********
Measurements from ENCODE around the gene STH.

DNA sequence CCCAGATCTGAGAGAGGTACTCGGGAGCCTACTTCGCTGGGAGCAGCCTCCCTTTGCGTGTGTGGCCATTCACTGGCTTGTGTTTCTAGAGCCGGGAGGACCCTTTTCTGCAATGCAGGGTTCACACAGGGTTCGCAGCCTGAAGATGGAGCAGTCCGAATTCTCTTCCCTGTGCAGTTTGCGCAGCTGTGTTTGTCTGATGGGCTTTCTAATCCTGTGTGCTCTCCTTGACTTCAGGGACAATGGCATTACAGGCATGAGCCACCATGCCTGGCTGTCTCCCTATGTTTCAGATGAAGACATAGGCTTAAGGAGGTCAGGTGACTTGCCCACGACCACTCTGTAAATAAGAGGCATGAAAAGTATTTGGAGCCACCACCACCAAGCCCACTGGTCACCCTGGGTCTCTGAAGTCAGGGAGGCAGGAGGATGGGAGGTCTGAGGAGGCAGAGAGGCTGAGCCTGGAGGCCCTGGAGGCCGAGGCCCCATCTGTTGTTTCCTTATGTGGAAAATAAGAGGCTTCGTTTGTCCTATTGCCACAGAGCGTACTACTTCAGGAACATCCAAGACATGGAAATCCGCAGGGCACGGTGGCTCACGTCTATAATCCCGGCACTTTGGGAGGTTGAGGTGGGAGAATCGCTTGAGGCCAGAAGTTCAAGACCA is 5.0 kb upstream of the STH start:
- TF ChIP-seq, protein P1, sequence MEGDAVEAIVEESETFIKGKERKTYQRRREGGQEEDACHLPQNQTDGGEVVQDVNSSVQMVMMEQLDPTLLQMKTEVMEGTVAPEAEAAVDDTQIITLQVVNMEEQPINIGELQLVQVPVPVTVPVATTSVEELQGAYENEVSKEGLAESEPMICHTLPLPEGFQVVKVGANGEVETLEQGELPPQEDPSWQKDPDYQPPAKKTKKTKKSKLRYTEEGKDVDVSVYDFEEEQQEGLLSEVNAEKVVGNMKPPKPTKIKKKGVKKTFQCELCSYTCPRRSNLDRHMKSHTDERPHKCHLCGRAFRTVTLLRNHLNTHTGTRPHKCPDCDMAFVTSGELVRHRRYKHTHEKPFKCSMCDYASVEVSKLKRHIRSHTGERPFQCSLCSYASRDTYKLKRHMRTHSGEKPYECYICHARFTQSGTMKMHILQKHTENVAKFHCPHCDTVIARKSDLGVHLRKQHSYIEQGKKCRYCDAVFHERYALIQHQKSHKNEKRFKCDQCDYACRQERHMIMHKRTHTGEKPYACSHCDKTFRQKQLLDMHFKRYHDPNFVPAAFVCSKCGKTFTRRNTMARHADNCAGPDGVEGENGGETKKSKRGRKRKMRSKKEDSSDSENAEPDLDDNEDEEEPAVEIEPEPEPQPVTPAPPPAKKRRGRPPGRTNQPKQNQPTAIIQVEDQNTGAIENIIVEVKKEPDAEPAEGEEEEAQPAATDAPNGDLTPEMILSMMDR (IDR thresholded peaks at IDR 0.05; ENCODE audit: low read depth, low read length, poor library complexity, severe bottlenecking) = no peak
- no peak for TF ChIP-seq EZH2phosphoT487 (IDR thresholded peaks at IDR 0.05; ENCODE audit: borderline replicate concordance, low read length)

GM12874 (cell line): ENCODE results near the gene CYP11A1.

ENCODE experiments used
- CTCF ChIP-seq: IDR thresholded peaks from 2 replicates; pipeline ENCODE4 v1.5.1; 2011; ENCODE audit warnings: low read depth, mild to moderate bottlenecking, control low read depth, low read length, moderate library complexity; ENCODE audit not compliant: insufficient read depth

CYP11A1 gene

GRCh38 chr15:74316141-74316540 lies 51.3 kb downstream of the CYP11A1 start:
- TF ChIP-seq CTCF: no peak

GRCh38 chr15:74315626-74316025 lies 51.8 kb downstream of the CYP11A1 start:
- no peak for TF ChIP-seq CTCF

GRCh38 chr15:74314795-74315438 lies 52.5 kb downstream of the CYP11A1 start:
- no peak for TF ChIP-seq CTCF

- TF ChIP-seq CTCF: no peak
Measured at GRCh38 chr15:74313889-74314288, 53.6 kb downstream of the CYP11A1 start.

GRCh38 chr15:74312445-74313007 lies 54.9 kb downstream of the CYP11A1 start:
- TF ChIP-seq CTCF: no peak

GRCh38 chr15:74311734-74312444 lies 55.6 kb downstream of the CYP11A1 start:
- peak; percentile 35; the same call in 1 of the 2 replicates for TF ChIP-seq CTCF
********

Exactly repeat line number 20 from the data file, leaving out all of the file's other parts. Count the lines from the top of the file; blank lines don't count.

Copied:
- peak; percentile 35; the same call in 1 of the 2 replicates for TF ChIP-seq CTCF